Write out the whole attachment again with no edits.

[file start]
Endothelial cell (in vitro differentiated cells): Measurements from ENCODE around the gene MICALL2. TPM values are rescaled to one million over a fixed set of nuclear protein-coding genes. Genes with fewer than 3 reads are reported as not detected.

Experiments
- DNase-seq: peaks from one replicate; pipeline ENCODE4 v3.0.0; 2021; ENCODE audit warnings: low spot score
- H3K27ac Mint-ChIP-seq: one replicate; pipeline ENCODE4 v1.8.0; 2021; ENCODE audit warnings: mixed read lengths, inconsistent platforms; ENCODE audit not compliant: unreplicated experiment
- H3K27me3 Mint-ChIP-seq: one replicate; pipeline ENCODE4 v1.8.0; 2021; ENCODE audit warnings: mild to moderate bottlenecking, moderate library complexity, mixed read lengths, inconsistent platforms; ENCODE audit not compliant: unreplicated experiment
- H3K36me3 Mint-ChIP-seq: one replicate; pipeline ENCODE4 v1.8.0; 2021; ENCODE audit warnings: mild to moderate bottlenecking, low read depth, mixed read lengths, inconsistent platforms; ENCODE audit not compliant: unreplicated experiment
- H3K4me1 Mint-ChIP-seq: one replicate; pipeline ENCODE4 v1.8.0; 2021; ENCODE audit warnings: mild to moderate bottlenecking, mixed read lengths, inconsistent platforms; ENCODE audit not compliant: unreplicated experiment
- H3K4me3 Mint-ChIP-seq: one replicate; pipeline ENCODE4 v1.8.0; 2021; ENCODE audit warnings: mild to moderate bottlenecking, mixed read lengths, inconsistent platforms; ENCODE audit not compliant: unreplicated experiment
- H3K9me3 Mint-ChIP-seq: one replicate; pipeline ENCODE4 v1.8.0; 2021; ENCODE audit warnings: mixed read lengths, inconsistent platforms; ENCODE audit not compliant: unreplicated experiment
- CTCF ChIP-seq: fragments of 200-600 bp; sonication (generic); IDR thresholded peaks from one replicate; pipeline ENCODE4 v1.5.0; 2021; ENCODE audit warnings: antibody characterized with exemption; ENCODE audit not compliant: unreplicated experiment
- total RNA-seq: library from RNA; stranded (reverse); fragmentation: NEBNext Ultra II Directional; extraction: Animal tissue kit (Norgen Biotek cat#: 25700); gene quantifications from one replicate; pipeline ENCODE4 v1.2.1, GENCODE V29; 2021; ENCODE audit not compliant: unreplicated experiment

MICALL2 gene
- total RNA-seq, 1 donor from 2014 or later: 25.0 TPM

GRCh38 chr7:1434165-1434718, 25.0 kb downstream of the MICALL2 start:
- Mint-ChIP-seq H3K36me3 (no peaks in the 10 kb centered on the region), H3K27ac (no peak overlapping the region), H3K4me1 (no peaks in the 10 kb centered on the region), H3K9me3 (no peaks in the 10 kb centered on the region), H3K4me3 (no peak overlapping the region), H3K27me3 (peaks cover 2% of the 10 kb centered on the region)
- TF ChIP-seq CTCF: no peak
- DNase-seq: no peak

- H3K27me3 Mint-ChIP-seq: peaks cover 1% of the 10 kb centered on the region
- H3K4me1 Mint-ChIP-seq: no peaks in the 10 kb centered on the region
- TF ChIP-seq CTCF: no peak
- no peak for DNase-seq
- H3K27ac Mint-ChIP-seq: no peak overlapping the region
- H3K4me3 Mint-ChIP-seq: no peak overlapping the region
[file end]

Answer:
Endothelial cell (in vitro differentiated cells): Measurements from ENCODE around the gene MICALL2. TPM values are rescaled to one million over a fixed set of nuclear protein-coding genes. Genes with fewer than 3 reads are reported as not detected.

Experiments
- DNase-seq: peaks from one replicate; pipeline ENCODE4 v3.0.0; 2021; ENCODE audit warnings: low spot score
- H3K27ac Mint-ChIP-seq: one replicate; pipeline ENCODE4 v1.8.0; 2021; ENCODE audit warnings: mixed read lengths, inconsistent platforms; ENCODE audit not compliant: unreplicated experiment
- H3K27me3 Mint-ChIP-seq: one replicate; pipeline ENCODE4 v1.8.0; 2021; ENCODE audit warnings: mild to moderate bottlenecking, moderate library complexity, mixed read lengths, inconsistent platforms; ENCODE audit not compliant: unreplicated experiment
- H3K36me3 Mint-ChIP-seq: one replicate; pipeline ENCODE4 v1.8.0; 2021; ENCODE audit warnings: mild to moderate bottlenecking, low read depth, mixed read lengths, inconsistent platforms; ENCODE audit not compliant: unreplicated experiment
- H3K4me1 Mint-ChIP-seq: one replicate; pipeline ENCODE4 v1.8.0; 2021; ENCODE audit warnings: mild to moderate bottlenecking, mixed read lengths, inconsistent platforms; ENCODE audit not compliant: unreplicated experiment
- H3K4me3 Mint-ChIP-seq: one replicate; pipeline ENCODE4 v1.8.0; 2021; ENCODE audit warnings: mild to moderate bottlenecking, mixed read lengths, inconsistent platforms; ENCODE audit not compliant: unreplicated experiment
- H3K9me3 Mint-ChIP-seq: one replicate; pipeline ENCODE4 v1.8.0; 2021; ENCODE audit warnings: mixed read lengths, inconsistent platforms; ENCODE audit not compliant: unreplicated experiment
- CTCF ChIP-seq: fragments of 200-600 bp; sonication (generic); IDR thresholded peaks from one replicate; pipeline ENCODE4 v1.5.0; 2021; ENCODE audit warnings: antibody characterized with exemption; ENCODE audit not compliant: unreplicated experiment
- total RNA-seq: library from RNA; stranded (reverse); fragmentation: NEBNext Ultra II Directional; extraction: Animal tissue kit (Norgen Biotek cat#: 25700); gene quantifications from one replicate; pipeline ENCODE4 v1.2.1, GENCODE V29; 2021; ENCODE audit not compliant: unreplicated experiment

MICALL2 gene
- total RNA-seq, 1 donor from 2014 or later: 25.0 TPM

GRCh38 chr7:1434165-1434718, 25.0 kb downstream of the MICALL2 start:
- Mint-ChIP-seq H3K36me3 (no peaks in the 10 kb centered on the region), H3K27ac (no peak overlapping the region), H3K4me1 (no peaks in the 10 kb centered on the region), H3K9me3 (no peaks in the 10 kb centered on the region), H3K4me3 (no peak overlapping the region), H3K27me3 (peaks cover 2% of the 10 kb centered on the region)
- TF ChIP-seq CTCF: no peak
- DNase-seq: no peak

- H3K27me3 Mint-ChIP-seq: peaks cover 1% of the 10 kb centered on the region
- H3K4me1 Mint-ChIP-seq: no peaks in the 10 kb centered on the region
- TF ChIP-seq CTCF: no peak
- no peak for DNase-seq
- H3K27ac Mint-ChIP-seq: no peak overlapping the region
- H3K4me3 Mint-ChIP-seq: no peak overlapping the region